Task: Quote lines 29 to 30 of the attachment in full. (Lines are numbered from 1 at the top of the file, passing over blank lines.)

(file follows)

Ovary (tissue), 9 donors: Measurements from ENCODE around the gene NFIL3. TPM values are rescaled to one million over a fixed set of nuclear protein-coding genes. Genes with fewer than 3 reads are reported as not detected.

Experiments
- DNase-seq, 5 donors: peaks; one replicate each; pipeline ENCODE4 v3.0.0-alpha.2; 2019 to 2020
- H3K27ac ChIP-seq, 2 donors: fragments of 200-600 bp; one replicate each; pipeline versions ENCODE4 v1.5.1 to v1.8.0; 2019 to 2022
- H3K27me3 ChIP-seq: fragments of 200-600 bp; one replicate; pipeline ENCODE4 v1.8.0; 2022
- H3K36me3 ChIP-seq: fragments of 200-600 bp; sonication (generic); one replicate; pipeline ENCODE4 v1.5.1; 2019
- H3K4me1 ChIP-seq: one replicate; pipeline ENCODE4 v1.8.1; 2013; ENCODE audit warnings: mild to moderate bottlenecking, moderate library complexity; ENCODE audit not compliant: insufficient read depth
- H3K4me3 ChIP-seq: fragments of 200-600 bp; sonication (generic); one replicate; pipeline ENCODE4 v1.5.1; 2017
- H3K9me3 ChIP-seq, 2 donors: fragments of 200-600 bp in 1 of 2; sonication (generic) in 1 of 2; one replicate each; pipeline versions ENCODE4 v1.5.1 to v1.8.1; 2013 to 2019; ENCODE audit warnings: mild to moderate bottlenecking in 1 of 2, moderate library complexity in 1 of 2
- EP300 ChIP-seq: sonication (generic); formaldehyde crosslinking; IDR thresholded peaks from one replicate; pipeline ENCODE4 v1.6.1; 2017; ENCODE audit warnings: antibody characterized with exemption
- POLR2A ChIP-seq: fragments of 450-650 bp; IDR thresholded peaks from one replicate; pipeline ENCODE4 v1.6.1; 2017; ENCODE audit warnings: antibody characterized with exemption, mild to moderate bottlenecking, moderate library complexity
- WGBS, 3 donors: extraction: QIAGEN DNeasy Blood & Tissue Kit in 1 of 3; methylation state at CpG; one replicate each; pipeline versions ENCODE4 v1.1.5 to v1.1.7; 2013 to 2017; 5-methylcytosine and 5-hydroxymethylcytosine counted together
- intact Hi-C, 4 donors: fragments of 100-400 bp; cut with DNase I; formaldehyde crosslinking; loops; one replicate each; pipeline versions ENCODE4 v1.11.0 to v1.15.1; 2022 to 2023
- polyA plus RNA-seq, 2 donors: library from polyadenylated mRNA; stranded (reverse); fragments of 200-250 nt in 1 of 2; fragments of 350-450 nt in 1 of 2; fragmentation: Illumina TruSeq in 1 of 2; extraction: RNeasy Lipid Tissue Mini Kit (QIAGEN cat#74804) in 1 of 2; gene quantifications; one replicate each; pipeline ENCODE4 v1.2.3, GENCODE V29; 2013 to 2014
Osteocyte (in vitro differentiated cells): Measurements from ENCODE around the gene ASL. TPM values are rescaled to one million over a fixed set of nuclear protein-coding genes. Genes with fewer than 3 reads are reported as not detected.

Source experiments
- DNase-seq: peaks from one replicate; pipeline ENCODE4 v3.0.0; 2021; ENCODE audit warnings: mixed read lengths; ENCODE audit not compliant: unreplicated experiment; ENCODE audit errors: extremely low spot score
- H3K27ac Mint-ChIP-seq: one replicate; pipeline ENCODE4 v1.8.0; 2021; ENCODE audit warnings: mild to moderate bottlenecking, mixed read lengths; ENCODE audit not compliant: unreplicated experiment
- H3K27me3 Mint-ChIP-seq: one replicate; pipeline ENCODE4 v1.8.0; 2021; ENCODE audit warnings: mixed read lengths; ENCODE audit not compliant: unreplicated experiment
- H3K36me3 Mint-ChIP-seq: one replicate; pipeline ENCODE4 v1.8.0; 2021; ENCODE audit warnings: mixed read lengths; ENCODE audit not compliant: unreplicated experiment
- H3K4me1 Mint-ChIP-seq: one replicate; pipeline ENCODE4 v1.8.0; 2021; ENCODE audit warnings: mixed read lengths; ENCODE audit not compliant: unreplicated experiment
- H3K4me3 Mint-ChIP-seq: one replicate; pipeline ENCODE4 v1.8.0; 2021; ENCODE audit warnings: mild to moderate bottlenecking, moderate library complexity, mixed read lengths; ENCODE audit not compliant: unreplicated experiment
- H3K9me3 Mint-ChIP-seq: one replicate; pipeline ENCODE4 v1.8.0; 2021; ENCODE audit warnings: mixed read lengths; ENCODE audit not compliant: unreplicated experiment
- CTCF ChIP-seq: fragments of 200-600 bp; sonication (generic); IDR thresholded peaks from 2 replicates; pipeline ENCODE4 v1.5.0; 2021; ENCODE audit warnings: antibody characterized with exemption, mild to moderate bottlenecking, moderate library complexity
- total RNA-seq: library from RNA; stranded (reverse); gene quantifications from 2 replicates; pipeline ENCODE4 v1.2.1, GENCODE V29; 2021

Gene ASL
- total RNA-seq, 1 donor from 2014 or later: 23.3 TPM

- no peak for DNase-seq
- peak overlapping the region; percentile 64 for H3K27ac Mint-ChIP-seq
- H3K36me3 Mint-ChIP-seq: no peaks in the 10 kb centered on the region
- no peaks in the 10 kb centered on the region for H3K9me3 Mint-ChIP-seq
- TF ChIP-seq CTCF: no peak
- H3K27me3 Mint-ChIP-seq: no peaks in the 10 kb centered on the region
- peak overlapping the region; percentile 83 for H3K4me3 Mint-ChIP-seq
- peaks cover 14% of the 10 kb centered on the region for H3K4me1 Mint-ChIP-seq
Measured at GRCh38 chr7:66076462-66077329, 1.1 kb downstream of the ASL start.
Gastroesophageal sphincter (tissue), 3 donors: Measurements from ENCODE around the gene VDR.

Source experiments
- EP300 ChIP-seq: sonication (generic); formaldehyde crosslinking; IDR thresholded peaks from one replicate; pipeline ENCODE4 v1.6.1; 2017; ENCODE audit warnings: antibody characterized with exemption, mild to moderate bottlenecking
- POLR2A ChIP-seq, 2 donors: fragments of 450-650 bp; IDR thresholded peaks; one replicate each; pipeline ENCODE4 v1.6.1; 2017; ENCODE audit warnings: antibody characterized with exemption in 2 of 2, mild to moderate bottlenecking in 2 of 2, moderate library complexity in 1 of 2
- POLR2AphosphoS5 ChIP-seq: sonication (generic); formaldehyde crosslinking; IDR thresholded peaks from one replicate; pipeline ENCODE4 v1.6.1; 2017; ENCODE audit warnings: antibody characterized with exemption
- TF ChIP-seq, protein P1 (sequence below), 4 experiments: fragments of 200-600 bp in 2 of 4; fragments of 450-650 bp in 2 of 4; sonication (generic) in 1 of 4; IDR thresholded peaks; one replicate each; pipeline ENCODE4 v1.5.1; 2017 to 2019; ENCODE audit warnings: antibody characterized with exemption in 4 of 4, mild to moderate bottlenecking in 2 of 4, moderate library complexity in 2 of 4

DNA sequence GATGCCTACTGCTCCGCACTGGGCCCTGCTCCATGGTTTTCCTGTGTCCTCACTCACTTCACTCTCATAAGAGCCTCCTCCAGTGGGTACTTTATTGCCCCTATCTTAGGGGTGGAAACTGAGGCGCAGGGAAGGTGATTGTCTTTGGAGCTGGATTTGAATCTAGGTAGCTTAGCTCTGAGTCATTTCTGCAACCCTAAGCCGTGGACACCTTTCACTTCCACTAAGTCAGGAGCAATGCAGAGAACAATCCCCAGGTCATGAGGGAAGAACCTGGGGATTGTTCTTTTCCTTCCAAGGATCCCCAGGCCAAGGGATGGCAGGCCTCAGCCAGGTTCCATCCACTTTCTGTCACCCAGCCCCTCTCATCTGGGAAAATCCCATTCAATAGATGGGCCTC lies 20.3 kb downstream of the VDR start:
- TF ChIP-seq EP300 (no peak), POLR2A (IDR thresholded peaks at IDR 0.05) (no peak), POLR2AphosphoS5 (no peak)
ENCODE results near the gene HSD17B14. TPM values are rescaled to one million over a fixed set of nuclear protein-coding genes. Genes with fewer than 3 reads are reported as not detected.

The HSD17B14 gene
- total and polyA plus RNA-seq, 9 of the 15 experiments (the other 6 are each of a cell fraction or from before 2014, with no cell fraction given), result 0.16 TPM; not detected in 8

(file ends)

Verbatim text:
- peak overlapping the region; percentile 64 for H3K27ac Mint-ChIP-seq
- H3K36me3 Mint-ChIP-seq: no peaks in the 10 kb centered on the region